This week, on a late posted show, with the Movies You Love Podcast I get to sit down and talk to NYC movie loving juggernaut that is Dor Dotson, from Movies With Dor, as we sit to talk about her trips to festivals and the history of her encounter with Hedwig and the Angry Inch.
It’s time to enter full countdown mode. It’s two weeks till I return to Jamaica after two years in Trinidad, then a couple days following I’m off to Toronto for TIFF. I can’t think of anything else worth mentioning about things going on… so… here’s this week’s films…
DISTRICT 9 – “It’s like popcorn” HARD BOILED – “I’d just like to ask your teach how he managed to produce such a stubborn cop.” THE DEEP BLUE SEA – “Beware of passion, Hester. It always leads to something ugly.” REDBELT – “You know the escape” WATCHMEN– “I will look up, and say no” HEDWIG AND THE ANGRY INCH– “my little bishop in a turtle neck” KEY OF LIFE – “that indescribable feeling in your chest”
My count for the year of 2013 is updated to 148 First time watches (61 from 2013); 124 Rewatches; 272 Total Films
I wanted to say since 2000, but somehow it didn’t sound right in the title and if I open it up to “of all time” this’ll get dirty. I promise to revisit this list in the future with a more open criteria and not limit it to just a period of less than 12 years.
Anyways, with the release of Rock of Ages — a film I’m doing my best to ignore — I thought instead of spending the weekend staring a Tom Cruise pretending to be a rock god I could reminisce about the last decade plus of musicals that I actually love.
I love musicals. It started about 2002 and ever since then I’ve discovered that the brand of whimsy usually offered by a musical just happens to do it for me. I even sat through Rock Star because I was looking for some nice songs, but let’s not talk about that now.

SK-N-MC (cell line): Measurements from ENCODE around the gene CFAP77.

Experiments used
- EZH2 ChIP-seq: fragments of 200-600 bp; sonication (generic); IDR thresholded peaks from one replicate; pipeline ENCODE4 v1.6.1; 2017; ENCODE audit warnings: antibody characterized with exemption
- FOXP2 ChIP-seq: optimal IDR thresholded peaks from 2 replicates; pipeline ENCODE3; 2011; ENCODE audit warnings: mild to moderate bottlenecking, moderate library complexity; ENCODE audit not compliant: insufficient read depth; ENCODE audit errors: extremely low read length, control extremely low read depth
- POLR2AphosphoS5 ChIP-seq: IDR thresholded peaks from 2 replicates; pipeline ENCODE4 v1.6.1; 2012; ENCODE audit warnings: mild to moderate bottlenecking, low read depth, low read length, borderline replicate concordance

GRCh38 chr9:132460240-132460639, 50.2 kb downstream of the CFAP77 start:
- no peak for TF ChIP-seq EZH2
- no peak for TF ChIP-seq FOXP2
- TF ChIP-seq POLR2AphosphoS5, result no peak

10. Across the Universe (2007) (dir. Julie Taymor)
While the musicals I love the most define themselves through original music I’ve come to discover that the use of known songs to evoke a story/emotion can be just as good. So which catalog would be better to raid for a musical than The Beatles? Not only is the music brilliant (obviously), but the way that the writers of the film are able to interweave them into the plot in such a way that no scene really feels like a standalone moment to revel in.
While I’ve enjoyed many years of Beyonce bashing I can’t deny her this film. In addition to the emergence of Jennifer Hudson this movie remains in the back of my mind whenever I consider musicals of the last few years. I may not be one of those championing Eddie Murphy in this one — no real reason either way — I still consider this one of the better musicals.
8. Dr. Horrible’s Sing-Along Blog (2008) (dir. Joss Whedon)
As a massive Whedon fan I guess this list couldn’t come and go without me mentioning this project. Some may dispute it’s validity as a film, but damn y’all for saying that.
It was such a surprise to see this tiny “free” online project going so big and eventually being released on DVD and Blu Ray and doing so well. The strongest element not just being the writing, but also the musical productions. The comedy rings true and it’ll forever be remembered in the history of the internet as a platform for creative content I feel.
7. Sweeney Todd: The Demon Barber of Fleet Street (2007) (dir. Tim Burton)
I, like many, have shifted over the years with Tim Burton as a filmmaker. However, before he turned the bend from being worth looking out for to being downright annoying he gave me one of my favourite musicals in Sweeney Todd. Funnily enough I didn’t quite fall in love with the movie initially, it wasn’t until a few extra viewings that I started to enjoy it a lot more.
The odd moment where someone will notice that I started the list bashing the film that’s being released this week while praising their previous film, which was a musical in the same style except in the 60s. Let’s just say I was just as reluctant to see this film as I am to see Rock of Ages, which is actually the fact that I use to give me hope that by the end of this year I’ll see Rock of Ages, just not in the theatre.
Somehow the whole thing just worked. Even having John Travolta in drag didn’t hurt the film. Everyone in the case just committed to the big whimsy treatment of racism and coming of age story which took me by surprise.
This week our fearful hosts take us through the dangers of the life of Charles Foster Kane in the Classic Film Marathon and then move on to review the French film The Class for you the listener. Continue reading